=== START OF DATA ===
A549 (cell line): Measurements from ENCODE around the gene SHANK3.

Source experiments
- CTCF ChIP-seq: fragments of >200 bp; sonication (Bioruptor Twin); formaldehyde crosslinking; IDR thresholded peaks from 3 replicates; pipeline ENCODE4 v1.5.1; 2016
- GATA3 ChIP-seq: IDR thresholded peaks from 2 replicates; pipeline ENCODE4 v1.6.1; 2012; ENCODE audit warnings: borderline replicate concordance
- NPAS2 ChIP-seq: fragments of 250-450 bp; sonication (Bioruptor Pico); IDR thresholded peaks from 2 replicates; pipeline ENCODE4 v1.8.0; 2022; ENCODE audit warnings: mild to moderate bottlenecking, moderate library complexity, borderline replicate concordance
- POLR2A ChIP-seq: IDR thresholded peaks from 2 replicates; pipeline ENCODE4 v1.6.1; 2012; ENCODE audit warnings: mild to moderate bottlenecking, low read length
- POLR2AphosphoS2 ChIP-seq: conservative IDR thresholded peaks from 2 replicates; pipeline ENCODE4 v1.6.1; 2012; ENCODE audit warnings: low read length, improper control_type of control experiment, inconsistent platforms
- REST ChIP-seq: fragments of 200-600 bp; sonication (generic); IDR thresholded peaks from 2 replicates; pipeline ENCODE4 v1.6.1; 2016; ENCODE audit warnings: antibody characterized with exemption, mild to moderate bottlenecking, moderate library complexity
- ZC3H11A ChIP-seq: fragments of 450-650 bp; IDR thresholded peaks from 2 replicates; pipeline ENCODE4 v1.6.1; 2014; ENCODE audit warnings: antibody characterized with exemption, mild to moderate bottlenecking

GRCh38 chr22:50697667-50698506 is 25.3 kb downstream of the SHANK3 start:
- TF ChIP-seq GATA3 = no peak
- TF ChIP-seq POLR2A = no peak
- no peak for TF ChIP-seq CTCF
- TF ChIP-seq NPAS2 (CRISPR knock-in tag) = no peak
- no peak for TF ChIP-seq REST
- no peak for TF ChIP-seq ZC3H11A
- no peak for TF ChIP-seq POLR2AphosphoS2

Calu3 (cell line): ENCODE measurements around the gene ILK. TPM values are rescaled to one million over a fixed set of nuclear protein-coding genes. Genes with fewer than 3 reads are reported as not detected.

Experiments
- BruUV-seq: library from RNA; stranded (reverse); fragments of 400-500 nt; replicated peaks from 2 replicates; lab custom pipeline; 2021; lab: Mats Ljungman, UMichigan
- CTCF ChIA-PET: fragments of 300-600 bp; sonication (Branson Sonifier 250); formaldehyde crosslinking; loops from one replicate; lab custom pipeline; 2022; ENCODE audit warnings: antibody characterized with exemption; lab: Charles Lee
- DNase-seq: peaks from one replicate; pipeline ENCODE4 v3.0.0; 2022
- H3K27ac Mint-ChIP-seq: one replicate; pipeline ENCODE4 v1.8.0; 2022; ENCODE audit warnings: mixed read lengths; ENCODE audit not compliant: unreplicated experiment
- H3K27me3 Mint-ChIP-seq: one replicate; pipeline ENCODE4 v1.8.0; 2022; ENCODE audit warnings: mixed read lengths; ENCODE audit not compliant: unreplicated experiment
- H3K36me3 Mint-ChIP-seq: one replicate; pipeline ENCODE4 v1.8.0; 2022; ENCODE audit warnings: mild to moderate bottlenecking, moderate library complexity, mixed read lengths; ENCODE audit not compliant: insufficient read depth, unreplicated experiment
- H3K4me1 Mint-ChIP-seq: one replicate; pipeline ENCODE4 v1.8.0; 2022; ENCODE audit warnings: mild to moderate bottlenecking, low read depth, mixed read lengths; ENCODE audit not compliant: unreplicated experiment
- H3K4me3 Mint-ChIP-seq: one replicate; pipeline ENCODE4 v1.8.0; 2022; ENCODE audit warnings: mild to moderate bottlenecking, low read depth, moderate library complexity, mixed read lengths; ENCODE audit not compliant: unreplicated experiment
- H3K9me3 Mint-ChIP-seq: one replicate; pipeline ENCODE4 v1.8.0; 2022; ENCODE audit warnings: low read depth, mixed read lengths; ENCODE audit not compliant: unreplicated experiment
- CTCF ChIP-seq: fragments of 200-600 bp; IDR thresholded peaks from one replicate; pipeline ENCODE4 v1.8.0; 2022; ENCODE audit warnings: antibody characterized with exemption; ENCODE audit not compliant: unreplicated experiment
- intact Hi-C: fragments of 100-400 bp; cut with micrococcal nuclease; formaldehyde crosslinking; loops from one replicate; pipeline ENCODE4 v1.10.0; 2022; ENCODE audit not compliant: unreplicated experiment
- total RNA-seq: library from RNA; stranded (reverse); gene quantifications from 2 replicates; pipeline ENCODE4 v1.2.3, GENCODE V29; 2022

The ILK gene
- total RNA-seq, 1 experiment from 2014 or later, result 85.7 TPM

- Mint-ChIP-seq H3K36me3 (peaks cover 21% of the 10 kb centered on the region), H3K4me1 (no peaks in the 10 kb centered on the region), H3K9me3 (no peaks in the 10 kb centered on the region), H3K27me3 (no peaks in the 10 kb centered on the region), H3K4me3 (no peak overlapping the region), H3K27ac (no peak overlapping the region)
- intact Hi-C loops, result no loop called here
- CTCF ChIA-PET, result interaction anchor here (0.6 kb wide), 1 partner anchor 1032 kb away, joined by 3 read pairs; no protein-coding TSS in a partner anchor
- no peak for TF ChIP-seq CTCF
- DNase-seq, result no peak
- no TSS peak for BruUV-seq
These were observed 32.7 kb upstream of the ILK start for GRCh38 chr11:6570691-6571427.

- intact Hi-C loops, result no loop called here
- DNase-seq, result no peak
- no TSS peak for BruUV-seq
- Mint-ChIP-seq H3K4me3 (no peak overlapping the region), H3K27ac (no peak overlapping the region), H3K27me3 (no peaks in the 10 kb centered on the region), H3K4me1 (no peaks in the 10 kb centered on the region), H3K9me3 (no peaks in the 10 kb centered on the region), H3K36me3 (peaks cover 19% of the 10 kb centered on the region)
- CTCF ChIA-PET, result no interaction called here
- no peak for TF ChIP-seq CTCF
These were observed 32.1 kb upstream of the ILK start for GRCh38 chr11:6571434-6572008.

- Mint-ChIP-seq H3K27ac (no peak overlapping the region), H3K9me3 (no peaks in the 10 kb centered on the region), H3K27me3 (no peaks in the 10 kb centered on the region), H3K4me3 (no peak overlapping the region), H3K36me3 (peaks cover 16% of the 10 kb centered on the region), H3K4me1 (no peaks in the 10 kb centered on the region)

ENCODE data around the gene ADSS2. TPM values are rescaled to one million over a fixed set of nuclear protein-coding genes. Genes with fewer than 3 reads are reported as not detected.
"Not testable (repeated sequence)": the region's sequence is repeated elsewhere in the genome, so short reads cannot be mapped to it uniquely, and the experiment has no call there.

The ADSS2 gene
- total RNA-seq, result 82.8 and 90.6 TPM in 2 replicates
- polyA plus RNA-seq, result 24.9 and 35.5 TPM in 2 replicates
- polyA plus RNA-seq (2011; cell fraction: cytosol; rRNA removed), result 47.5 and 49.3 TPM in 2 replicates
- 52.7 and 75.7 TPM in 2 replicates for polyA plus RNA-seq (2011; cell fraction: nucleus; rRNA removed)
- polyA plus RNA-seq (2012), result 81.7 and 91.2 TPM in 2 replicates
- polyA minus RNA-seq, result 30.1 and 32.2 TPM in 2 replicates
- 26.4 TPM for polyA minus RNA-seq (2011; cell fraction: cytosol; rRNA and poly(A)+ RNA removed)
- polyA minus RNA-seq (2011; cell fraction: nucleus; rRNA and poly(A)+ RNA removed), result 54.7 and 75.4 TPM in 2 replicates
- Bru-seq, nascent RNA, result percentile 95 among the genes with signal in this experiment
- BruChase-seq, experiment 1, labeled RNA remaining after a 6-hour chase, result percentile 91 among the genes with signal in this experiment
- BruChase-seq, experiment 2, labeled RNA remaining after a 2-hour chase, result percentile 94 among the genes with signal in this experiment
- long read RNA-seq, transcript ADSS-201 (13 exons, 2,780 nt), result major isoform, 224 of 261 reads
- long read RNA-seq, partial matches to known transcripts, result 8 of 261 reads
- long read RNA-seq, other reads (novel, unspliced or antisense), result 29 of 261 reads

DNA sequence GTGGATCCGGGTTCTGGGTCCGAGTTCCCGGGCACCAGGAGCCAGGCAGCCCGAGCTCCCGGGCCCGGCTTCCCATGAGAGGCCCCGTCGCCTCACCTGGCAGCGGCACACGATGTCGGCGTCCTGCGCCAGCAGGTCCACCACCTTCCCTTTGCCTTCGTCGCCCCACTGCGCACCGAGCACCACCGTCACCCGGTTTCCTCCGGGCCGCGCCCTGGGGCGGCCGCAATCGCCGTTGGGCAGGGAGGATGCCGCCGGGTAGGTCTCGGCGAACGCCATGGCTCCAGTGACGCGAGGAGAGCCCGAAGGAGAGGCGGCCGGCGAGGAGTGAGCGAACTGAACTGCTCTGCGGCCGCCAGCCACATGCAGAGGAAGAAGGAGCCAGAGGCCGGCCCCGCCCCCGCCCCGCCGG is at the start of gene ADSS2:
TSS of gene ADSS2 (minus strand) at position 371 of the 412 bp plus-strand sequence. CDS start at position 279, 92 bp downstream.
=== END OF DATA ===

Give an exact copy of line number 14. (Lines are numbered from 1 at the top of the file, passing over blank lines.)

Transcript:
- TF ChIP-seq NPAS2 (CRISPR knock-in tag) = no peak